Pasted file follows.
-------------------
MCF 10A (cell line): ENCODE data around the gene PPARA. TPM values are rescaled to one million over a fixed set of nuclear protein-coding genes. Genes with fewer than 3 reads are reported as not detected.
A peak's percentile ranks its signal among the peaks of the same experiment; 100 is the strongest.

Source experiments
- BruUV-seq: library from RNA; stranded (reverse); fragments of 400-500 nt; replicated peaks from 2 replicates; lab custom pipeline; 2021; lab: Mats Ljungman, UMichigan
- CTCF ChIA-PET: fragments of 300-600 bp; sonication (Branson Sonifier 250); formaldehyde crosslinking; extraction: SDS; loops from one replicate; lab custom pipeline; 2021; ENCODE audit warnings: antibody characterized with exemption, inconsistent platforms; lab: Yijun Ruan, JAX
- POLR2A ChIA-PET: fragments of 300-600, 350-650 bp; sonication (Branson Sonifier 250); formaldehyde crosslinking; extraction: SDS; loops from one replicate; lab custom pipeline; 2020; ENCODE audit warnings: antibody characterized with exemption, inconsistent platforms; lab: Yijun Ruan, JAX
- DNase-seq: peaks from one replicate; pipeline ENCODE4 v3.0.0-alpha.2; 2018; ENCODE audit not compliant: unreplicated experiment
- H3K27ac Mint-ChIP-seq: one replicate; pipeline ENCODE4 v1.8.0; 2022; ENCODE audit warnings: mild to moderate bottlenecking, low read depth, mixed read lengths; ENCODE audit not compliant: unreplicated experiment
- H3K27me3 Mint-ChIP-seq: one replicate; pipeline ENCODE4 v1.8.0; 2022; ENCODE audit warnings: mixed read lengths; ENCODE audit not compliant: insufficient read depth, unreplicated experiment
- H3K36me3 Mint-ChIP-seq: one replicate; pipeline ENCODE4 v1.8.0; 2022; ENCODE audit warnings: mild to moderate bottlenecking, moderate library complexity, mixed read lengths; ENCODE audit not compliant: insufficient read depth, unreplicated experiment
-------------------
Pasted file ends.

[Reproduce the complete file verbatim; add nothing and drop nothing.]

MCF 10A (cell line): ENCODE data around the gene PPARA. TPM values are rescaled to one million over a fixed set of nuclear protein-coding genes. Genes with fewer than 3 reads are reported as not detected.
A peak's percentile ranks its signal among the peaks of the same experiment; 100 is the strongest.

Source experiments
- BruUV-seq: library from RNA; stranded (reverse); fragments of 400-500 nt; replicated peaks from 2 replicates; lab custom pipeline; 2021; lab: Mats Ljungman, UMichigan
- CTCF ChIA-PET: fragments of 300-600 bp; sonication (Branson Sonifier 250); formaldehyde crosslinking; extraction: SDS; loops from one replicate; lab custom pipeline; 2021; ENCODE audit warnings: antibody characterized with exemption, inconsistent platforms; lab: Yijun Ruan, JAX
- POLR2A ChIA-PET: fragments of 300-600, 350-650 bp; sonication (Branson Sonifier 250); formaldehyde crosslinking; extraction: SDS; loops from one replicate; lab custom pipeline; 2020; ENCODE audit warnings: antibody characterized with exemption, inconsistent platforms; lab: Yijun Ruan, JAX
- DNase-seq: peaks from one replicate; pipeline ENCODE4 v3.0.0-alpha.2; 2018; ENCODE audit not compliant: unreplicated experiment
- H3K27ac Mint-ChIP-seq: one replicate; pipeline ENCODE4 v1.8.0; 2022; ENCODE audit warnings: mild to moderate bottlenecking, low read depth, mixed read lengths; ENCODE audit not compliant: unreplicated experiment
- H3K27me3 Mint-ChIP-seq: one replicate; pipeline ENCODE4 v1.8.0; 2022; ENCODE audit warnings: mixed read lengths; ENCODE audit not compliant: insufficient read depth, unreplicated experiment
- H3K36me3 Mint-ChIP-seq: one replicate; pipeline ENCODE4 v1.8.0; 2022; ENCODE audit warnings: mild to moderate bottlenecking, moderate library complexity, mixed read lengths; ENCODE audit not compliant: insufficient read depth, unreplicated experiment